New Recycled Water Plant Offers Californians Sustainable, Resilient Water Supply
Jan 02, 2020
Paso Robles, California, recently celebrated the completion of the new Tertiary Treatment Facilities at its wastewater treatment plant (WWTP), augmenting the roughly 30,000-resident city’s water stewardship in a state dealing with troublesome water scarcity.
Black & Veatch served as designer and engineer of record for both the secondary treatment project and the tertiary treatment project heralded as one of the largest, most complex infrastructure projects in the history of the 130-year-old city known for its hot springs. The Paso Robles WWTP project comes amidst California’s growing focus on sustainable, resilient and reliable water solutions.
Like many other cities in California, water is at a premium, and Paso Robles has a master plan that involves producing quality recycled water to irrigate public areas such as city parks and golf courses. By reducing the need to pump groundwater from the Paso Robles Groundwater Basin, the WWTP project helps build sustainability while strengthening the city’s water supply.
The project builds upon Black & Veatch’s history of providing water and wastewater services to Paso Robles. In 2008, the company was selected to upgrade the original WWTP, which had a peak capacity of 4.9 million gallons per day (mgd). These improvements were driven by the need to update aging equipment and comply with new discharge permits. That project was completed in 2015.
When the time came to move onto the master plan’s next phase, the city again turned to Black & Veatch – this time to perform the preliminary and detailed design and construction on the Tertiary Treatment Facilities. This new assignment produces Title 22-compliant recycled water for beneficial reuse.
The Tertiary Treatment Facilities project involved multiple components, including an Aqua-Aerobic cloth disc filtration process and in-channel Trojan ultraviolet (UV) light disinfection. UV disinfection was selected in lieu of the more cost-effective chemical disinfection to remove potential for formation of disinfection byproducts to the recycled water distribution system. The existing secondary clarifiers were repurposed and converted to an equalization basin upstream of the new filtration process. The project also entailed converting one of the onsite ponds to store the recycled water.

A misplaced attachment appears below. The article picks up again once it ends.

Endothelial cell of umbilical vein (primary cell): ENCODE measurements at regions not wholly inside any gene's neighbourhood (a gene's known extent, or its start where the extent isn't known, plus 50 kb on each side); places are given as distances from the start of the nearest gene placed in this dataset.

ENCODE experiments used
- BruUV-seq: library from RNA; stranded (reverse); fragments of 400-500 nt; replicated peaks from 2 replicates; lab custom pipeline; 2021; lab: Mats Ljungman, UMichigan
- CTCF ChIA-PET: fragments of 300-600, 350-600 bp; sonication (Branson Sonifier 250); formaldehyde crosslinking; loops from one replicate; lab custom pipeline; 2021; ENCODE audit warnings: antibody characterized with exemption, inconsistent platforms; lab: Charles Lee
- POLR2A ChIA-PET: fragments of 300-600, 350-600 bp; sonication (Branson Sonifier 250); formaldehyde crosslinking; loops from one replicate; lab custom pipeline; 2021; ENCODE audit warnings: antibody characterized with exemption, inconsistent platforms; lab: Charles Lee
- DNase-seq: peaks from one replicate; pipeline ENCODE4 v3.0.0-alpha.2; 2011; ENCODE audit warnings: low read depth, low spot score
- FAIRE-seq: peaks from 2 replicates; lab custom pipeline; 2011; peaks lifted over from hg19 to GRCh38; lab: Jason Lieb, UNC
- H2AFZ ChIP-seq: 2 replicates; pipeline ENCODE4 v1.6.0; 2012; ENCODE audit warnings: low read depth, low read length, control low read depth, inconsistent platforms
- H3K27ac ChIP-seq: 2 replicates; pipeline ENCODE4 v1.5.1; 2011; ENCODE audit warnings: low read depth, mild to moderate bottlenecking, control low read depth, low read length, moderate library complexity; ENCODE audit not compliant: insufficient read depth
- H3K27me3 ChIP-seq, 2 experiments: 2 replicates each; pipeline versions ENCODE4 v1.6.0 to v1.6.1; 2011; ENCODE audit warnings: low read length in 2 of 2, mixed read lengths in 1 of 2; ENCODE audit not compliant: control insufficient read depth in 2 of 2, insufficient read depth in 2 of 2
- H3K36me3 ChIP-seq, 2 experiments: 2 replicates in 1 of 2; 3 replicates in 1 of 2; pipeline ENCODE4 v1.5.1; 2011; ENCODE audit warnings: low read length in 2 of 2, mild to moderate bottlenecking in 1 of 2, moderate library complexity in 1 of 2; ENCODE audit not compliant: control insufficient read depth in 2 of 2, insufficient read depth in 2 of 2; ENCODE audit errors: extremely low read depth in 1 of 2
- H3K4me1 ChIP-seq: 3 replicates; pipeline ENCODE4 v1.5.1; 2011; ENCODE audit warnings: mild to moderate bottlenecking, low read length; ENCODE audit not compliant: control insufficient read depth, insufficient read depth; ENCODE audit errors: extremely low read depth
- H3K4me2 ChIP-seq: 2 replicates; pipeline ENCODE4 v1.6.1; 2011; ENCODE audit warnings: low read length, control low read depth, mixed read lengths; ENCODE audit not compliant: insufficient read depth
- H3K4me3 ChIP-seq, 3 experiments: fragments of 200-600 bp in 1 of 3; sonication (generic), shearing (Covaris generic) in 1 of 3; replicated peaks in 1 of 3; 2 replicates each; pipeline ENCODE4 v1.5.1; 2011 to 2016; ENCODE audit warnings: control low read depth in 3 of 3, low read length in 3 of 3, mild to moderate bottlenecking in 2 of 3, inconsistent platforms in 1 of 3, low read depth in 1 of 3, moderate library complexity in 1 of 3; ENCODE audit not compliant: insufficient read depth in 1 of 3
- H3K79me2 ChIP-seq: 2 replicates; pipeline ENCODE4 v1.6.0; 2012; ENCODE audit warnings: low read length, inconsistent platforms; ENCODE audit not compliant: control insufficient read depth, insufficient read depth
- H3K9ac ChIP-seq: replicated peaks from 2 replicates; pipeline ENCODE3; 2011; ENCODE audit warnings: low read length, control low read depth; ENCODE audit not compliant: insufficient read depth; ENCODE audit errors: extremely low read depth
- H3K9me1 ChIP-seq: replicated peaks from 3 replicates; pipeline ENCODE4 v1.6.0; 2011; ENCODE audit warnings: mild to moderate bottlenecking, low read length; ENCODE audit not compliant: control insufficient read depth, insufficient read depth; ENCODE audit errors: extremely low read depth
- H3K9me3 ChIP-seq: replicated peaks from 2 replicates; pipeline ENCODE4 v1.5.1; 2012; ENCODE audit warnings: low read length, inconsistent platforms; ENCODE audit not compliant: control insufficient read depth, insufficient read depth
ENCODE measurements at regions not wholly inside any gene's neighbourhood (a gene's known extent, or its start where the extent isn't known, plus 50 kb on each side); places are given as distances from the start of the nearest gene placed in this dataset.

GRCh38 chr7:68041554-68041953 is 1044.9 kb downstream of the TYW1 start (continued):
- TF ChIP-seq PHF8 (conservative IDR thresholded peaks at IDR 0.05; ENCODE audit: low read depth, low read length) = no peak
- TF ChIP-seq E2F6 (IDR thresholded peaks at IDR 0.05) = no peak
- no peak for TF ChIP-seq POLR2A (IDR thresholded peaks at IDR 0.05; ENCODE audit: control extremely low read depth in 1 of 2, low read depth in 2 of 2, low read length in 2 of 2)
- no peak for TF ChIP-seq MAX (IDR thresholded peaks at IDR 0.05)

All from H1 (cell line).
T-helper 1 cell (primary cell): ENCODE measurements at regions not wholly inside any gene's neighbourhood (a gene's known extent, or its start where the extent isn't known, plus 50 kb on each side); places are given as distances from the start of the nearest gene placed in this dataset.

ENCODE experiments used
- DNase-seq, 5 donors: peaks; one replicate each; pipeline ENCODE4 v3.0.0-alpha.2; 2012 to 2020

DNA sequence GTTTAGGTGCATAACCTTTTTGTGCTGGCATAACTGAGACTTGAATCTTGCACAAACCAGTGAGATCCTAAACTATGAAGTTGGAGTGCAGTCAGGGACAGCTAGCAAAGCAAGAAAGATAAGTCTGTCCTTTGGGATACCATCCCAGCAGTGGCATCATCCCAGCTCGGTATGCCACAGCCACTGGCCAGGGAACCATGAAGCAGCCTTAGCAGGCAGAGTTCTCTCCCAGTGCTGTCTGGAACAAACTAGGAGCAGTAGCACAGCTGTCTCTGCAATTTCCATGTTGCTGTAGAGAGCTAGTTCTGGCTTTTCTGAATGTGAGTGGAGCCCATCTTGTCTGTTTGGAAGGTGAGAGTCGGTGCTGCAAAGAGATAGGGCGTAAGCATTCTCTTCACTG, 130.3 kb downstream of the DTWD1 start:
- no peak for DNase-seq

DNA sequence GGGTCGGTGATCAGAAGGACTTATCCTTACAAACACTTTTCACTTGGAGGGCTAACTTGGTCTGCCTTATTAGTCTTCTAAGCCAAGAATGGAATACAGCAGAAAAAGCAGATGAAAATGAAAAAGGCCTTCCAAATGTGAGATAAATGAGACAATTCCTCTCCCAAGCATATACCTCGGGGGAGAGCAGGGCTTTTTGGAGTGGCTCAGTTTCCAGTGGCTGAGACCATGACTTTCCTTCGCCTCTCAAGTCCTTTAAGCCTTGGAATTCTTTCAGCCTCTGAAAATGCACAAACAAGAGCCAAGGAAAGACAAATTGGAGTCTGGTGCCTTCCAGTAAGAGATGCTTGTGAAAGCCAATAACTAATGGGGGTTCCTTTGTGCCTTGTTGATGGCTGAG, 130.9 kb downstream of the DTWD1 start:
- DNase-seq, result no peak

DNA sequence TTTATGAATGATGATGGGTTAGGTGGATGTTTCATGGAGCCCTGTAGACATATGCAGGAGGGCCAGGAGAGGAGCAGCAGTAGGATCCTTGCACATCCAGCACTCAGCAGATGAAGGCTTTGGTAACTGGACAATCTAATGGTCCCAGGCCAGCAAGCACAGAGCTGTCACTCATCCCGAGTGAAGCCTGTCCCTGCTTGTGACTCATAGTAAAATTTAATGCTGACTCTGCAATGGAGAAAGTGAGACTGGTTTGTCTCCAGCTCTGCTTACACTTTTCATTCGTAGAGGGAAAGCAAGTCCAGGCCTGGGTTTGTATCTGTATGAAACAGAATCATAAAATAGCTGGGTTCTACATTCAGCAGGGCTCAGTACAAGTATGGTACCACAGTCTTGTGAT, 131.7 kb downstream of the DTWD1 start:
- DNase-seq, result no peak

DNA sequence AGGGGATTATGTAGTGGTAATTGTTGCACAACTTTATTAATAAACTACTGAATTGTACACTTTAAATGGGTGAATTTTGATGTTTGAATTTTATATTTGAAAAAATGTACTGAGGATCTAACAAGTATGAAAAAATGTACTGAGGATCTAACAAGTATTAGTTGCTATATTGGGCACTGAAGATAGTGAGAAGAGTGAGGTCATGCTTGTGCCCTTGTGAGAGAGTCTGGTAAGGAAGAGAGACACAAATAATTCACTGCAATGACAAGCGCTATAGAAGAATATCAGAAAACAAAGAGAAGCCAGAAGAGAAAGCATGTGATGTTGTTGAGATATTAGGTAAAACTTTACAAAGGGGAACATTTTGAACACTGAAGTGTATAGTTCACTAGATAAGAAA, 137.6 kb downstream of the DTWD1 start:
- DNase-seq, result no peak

The facilities also feature an advanced nutrient harvesting system that removes ammonia, nitrate and phosphorus from the filtrate that comes from the digested sludge dewatering system. The filtrate, without being treated, was causing buildup of struvite in the pipes and inhibiting treatment processes.
The nutrient harvesting system is used to remove the nuisance struvite and to create commercial-grade fertilizer. In addition to plant maintenance purposes, the city is marketing the fertilizer to offset the cost of building the facility. This nutrient harvesting system is the first of its kind in the State of California.
“Black & Veatch has a long track record of solving challenging water needs by delivering innovative wastewater recycling and reuse solutions, particularly in areas of water scarcity,” said Ashutosh Shirolkar, Black & Veatch project manager. “Recycling and reuse strategies continue to evolve. What was once viewed as a creative solution to dispose of wastewater effluent has now become an important tool to help ensure a reliable and resilient water supply.”
“Our team has an unprecedented ability to tackle these large-scale wastewater treatment projects – navigating complicated regulatory environments, aligning disparate stakeholders, and addressing funding – to complete projects that deliver as promised.”
About Black & Veatch
Black & Veatch is an employee-owned, global leader in building critical human infrastructure in Energy, Water, Telecommunications and Government Services. Since 1915, we have helped our clients improve the lives of people in over 100 countries through consulting, engineering, construction, operations and program management. Our revenues in 2018 were US$3.5 billion.
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